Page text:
Heatwaves have pushed Australia's electricity system to the point of failure, but new technology could use this heat to generate clean energy.
New research has found ways to supercharge thermoelectric devices and make them up to three times more effective than standard thermoelectric semiconductors.
Thermoelectric devices – which are built from materials that convert temperature differences into electricity – have existed for some time, but new research is taking them to the next level.
When these semiconductor devices – which contain no moving parts – are exposed to temperature differences, where one end of the material is hot and the other less so, electrons within the material begin to flow from the hot end to the cooler end, creating an electric current.
The higher the difference in temperature the greater the level of current produced and the more power is created, but the level of energy generated is dependant on how well the materials allow the current to flow unimpeded.
To date, these devices have only been used for low energy operations where they can take advantage of waste heat, such as backing up batteries or in space probes, however, recent advancements may raise their potential for larger applications.
Researchers at the Massachusetts Institute of Technology have uncovered a method to triple the efficiency of these devices utilising ‘topological’ materials.
In a paper published earlier this month in the US journal Proceedings of the National Academy of Sciences, the researchers discovered properties which can make different topological materials more effective thermoelectrically compared to other materials.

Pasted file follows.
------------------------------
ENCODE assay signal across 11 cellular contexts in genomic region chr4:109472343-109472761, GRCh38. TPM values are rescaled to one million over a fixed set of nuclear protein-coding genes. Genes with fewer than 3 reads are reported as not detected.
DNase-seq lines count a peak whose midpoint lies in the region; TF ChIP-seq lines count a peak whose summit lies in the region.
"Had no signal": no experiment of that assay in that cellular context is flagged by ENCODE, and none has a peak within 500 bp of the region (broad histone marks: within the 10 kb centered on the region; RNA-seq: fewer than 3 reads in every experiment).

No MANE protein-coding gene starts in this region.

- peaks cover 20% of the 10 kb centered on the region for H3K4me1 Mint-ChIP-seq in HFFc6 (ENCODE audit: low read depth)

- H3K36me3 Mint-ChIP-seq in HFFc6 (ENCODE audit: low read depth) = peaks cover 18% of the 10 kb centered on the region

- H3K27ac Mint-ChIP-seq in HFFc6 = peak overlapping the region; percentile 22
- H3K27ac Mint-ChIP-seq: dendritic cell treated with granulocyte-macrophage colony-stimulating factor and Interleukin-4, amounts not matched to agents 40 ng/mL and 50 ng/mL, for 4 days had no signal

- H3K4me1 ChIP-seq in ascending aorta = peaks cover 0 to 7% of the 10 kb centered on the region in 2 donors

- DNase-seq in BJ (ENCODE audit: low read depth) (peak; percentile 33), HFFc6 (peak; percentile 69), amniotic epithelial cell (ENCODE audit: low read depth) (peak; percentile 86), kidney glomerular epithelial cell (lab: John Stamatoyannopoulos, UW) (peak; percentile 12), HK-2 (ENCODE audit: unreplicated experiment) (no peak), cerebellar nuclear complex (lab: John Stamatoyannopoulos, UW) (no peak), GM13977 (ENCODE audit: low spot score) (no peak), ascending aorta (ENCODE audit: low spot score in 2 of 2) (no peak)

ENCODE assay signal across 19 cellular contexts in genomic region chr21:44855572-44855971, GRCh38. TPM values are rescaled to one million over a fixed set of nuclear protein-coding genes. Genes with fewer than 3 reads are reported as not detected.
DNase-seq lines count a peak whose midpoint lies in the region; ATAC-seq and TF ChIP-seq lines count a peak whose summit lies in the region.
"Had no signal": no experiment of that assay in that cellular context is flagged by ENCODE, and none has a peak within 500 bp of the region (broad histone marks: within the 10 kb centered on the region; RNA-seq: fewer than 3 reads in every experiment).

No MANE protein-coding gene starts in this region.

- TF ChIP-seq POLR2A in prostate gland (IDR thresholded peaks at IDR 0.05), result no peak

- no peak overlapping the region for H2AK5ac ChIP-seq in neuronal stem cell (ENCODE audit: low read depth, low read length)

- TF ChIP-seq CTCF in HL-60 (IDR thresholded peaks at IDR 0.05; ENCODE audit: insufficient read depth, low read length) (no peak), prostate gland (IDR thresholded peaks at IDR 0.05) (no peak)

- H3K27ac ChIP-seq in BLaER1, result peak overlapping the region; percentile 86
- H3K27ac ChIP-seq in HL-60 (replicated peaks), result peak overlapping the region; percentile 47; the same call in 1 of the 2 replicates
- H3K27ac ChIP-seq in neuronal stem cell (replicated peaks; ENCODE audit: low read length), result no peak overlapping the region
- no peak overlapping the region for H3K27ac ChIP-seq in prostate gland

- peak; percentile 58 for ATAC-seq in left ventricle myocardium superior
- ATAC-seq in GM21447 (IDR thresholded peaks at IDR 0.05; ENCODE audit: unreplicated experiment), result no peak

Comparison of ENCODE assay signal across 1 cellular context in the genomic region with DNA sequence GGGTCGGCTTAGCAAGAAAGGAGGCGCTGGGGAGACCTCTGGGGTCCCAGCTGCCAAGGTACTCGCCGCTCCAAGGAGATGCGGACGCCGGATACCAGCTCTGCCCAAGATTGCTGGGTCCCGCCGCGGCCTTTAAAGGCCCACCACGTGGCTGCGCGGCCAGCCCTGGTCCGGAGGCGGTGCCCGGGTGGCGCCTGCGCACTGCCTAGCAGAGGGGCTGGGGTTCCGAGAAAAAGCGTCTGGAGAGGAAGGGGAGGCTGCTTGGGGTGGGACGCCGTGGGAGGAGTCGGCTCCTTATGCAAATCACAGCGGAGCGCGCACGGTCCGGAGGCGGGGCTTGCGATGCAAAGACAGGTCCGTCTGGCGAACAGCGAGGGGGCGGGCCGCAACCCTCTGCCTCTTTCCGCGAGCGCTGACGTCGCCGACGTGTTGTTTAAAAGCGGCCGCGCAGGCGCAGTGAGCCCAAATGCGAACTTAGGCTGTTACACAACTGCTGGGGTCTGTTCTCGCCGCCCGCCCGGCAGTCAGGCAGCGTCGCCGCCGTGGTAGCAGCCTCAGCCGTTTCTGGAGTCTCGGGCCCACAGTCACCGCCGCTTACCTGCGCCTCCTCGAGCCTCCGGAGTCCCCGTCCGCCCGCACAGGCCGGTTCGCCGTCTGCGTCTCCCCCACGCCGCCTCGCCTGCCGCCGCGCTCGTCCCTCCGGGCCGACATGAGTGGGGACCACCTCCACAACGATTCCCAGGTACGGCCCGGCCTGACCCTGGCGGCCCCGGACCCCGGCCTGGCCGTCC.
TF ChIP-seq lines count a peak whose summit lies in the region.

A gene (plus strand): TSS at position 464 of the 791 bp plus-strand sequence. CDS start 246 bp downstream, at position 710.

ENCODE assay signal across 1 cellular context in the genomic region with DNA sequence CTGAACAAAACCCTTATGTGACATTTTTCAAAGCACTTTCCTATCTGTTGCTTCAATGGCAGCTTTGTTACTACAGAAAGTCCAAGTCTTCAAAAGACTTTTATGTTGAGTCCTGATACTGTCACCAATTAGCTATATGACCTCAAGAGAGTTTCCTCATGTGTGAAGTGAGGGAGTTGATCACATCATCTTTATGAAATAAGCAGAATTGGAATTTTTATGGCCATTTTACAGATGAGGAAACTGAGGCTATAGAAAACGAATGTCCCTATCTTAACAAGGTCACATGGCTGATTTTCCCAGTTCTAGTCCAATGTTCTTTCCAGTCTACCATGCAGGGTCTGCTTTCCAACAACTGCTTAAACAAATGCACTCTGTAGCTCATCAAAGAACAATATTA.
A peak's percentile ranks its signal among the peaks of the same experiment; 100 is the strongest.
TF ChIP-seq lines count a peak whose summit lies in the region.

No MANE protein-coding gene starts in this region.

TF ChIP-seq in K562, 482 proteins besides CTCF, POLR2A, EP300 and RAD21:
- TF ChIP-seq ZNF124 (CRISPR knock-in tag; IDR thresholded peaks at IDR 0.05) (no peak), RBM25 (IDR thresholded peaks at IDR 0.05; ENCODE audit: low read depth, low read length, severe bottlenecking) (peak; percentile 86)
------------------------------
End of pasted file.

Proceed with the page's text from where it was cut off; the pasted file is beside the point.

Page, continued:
Using tin telluride and nanostructuring techniques, the researchers were able to improve the thermoelectric materials conductivity by altering their ‘mean free path’, which is the distance electrons of certain energies can easily move before being affected by defects or hitting resistance within the materials themselves.
They found by shrinking the size of the tin telluride material’s nanostructure grain borders – which resemble tiny crystals – they were able to increase the level of electricity conducted by up to three times.
By reducing these grain sizes to around 10 nanometres, or approximately 10 millionths of a millimetre, and shrinking the distance between these borders' boundaries a larger voltage difference could be created.
This process was previously overlooked as it was believed that shrinking the size of the borders would also reduce conductivity.
“We’ve found we can push the boundaries of this nanostructured material in a way that makes topological materials a good thermoelectric material, more so than conventional semiconductors like silicon,” Te-Huan Liu, a researcher from MIT’s Department of Mechanical Engineering, told MIT News.
“In the end, this could be a clean-energy way to help us use a heat source to generate electricity, which will lessen our release of carbon dioxide.”
In Australia, thermoelectric materials are currently being studied for use in concentrated solar thermal systems to make the most out of the heat the process generates.